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Clipping nails needs positive reinforcement | All About Pets
You finally mustered the nerve to carry out the task you’ve been dreading all week. Brush in one hand, nail clippers in the other, you hunt for Fido throughout the house. “I got him. He’s over here!” shouts your significant other or perhaps your roommate or a friend over to help with the task.
Many pet parents are afraid or unable to trim their dog or cat’s nails and some are even unable to brush their pets. You might think it’s not a big deal; however, these are essential pet care tasks that may need to be performed on a regular basis. Untrimmed or worn nails can snag on objects and tear as well as cause abnormal walking gait. They can even grow so long that they curve around back into the foot causing lameness and pain. Long nails can also cause damage to furniture and can scratch folks who are playing with their long-nailed pets.
Luckily it turns out that both dogs and cats can be trained to allow and even enjoy grooming and toenail trims.
The trick is to pair the event with something positive and to train in systematic steps.
For instance, to train a pet to tolerate toenail trim we want to associate the procedure with good things like food or treats. Start with whatever the pet can handle easily. For instance for pets who bolt at the sight of toenail trimmers you don’t want to start by pairing a toenail trimming with food. Rather, pair the sight of the trimmers with good things – place them near their food bowl so the pet has to be near it every day when they eat or put a treat like canned food, peanut butter or spray cheese on the nail trimmer handles so the pet can lick the treat off every time they walk by. Alternatively, for pets who eat inanimate objects with food on them, you can hold the trimmers with treats on it and remove the trimmers once the food is all licked off.
Once the pet consistently acts as if she’s about to get treats when she see the trimmers you can go on to the next step of pairing foot handling with treats. The easiest variation uses two people – one to give treats and one to handle the feet. First have the pet sit in a comfortable position. Start by giving treats and once the pet’s in a happy state start rubbing the feet lightly. The goal is for the pet to focus only on the food, so if he acts like he notices his feet are being touched you’ll need to make the handling even easier, by handling higher up the leg instead. After several seconds of handling and feeding, stop and remove you handling hand and then the food-dispensing hand. Wait about five seconds then repeat the procedure.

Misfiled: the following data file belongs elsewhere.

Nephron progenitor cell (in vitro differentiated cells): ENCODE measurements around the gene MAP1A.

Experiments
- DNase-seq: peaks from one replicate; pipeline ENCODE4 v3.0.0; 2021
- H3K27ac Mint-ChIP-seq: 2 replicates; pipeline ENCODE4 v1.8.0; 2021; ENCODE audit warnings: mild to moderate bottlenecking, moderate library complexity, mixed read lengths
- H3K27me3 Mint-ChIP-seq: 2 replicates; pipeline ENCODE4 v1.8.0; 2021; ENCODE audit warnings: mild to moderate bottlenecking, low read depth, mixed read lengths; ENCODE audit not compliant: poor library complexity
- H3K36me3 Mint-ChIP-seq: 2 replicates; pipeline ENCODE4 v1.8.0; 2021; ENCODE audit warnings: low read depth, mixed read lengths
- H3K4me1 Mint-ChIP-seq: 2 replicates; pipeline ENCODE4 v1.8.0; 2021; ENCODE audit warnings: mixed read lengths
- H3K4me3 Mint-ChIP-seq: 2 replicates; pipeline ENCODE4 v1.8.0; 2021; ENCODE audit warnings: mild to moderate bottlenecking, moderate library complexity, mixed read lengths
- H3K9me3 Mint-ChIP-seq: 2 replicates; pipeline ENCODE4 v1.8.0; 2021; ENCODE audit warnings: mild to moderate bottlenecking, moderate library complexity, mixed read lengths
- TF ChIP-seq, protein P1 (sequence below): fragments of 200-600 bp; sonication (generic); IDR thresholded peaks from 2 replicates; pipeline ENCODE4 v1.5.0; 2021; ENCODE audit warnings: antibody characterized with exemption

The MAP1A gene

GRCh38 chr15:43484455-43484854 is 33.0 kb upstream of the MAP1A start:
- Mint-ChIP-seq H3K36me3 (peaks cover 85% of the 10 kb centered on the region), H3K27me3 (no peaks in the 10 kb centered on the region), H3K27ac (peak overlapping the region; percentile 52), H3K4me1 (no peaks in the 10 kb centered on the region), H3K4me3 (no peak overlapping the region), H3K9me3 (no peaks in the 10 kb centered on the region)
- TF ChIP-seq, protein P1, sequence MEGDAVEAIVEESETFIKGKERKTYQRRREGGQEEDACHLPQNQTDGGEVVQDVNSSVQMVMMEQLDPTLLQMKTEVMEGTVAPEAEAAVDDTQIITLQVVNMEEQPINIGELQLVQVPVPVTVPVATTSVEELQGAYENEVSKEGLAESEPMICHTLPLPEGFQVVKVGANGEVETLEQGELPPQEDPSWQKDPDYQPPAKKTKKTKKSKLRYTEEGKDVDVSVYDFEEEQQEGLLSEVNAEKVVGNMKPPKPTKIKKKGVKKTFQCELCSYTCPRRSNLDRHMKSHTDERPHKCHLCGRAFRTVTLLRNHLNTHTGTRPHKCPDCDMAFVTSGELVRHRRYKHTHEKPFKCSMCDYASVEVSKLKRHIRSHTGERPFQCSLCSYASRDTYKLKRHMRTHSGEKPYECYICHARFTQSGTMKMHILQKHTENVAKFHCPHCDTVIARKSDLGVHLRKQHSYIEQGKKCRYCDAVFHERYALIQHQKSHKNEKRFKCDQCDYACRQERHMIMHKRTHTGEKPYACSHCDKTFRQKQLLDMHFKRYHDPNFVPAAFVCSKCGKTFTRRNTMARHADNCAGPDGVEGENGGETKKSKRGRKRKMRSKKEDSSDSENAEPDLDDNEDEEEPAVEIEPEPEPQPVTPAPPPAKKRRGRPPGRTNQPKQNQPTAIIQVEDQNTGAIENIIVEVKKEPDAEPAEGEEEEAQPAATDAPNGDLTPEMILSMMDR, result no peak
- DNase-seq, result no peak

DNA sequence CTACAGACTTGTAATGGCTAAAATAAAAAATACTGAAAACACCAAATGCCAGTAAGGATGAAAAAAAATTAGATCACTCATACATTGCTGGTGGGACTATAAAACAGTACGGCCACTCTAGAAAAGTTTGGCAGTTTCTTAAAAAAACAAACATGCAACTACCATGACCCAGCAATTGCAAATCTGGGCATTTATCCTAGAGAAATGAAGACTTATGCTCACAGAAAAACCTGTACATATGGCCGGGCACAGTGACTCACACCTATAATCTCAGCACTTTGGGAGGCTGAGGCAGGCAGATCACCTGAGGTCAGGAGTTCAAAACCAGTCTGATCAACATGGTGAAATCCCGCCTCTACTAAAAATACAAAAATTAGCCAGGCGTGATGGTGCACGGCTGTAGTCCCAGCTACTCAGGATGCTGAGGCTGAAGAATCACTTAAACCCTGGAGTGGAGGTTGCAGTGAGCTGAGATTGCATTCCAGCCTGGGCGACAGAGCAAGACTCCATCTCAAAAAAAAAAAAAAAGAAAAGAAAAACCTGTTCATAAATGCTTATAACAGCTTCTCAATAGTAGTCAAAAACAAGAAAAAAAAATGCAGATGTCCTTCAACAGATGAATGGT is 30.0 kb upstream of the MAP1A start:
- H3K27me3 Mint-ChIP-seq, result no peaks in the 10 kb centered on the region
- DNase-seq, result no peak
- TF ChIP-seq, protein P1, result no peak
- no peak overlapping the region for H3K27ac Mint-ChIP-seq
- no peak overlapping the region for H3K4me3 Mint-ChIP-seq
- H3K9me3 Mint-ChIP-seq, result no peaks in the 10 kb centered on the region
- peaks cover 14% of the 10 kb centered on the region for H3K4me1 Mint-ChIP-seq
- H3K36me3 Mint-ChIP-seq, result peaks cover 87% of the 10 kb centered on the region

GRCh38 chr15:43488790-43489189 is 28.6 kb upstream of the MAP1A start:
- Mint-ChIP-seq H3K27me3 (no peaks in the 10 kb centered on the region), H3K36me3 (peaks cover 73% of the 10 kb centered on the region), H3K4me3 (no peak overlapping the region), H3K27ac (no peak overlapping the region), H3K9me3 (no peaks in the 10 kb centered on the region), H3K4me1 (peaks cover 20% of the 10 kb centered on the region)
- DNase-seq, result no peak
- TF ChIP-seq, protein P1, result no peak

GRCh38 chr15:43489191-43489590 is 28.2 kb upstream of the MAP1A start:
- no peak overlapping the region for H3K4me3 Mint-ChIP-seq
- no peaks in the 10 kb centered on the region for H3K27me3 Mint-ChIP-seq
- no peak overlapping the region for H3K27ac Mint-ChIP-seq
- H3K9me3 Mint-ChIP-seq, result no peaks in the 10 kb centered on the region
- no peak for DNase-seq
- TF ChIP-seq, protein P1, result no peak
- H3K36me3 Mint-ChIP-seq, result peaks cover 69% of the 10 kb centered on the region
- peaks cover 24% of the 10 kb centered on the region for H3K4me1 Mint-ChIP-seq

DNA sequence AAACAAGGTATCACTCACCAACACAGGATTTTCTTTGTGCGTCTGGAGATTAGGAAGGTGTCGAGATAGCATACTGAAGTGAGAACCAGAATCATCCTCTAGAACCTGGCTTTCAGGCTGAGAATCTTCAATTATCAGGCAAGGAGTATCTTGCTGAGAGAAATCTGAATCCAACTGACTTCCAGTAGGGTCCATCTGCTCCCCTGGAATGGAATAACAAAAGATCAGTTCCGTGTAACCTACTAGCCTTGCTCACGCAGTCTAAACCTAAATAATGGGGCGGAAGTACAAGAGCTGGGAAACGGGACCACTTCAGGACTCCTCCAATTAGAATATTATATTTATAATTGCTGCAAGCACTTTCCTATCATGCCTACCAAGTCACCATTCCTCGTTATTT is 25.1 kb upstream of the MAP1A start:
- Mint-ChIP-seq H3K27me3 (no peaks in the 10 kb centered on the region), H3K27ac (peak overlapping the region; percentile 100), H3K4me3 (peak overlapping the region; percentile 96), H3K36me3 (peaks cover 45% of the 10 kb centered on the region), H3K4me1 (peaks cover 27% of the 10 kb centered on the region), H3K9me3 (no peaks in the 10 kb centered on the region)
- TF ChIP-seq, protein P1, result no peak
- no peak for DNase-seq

The timing can be crucial because we want to make it clear that handling the foot equals treats, no handling equals no treats, and we always want the pet in a positive emotional state. When the pet’s good at this step go to pairing more vigorous handling with treats. With each step handle the feet more vigorously, but only go to the next step when you’re sure he associates the previous step with good things. In later steps, practice putting the clippers over the nail so your pet gets used to the feel paired with treats. And the final step is pairing the actual toenail clipping with treats. Beyond this, you can also progress to clipping the nail and giving the treats afterward, too. Just be sure that when you clip, you avoid clipping into the pink part of the nail that contains the blood vessel and nerves or you’ll set the process back.
Sometimes the process takes just minutes. Sometimes it takes a week with twice daily, short sessions. You may also need coaching from a veterinary team trained in these techniques and you may want to find a hospital or groomer trained in these low-stress behavior modification techniques. Education is key. We welcome you to set up a technician appointment to have one of our team members trim your furry family member’s nails and show you how to trim nails if you’d like
Special thanks to Pet Health Network and to our readers – we welcome you back next month. As always, send questions, comments, or suggestions for future columns to us at firstname.lastname@example.org.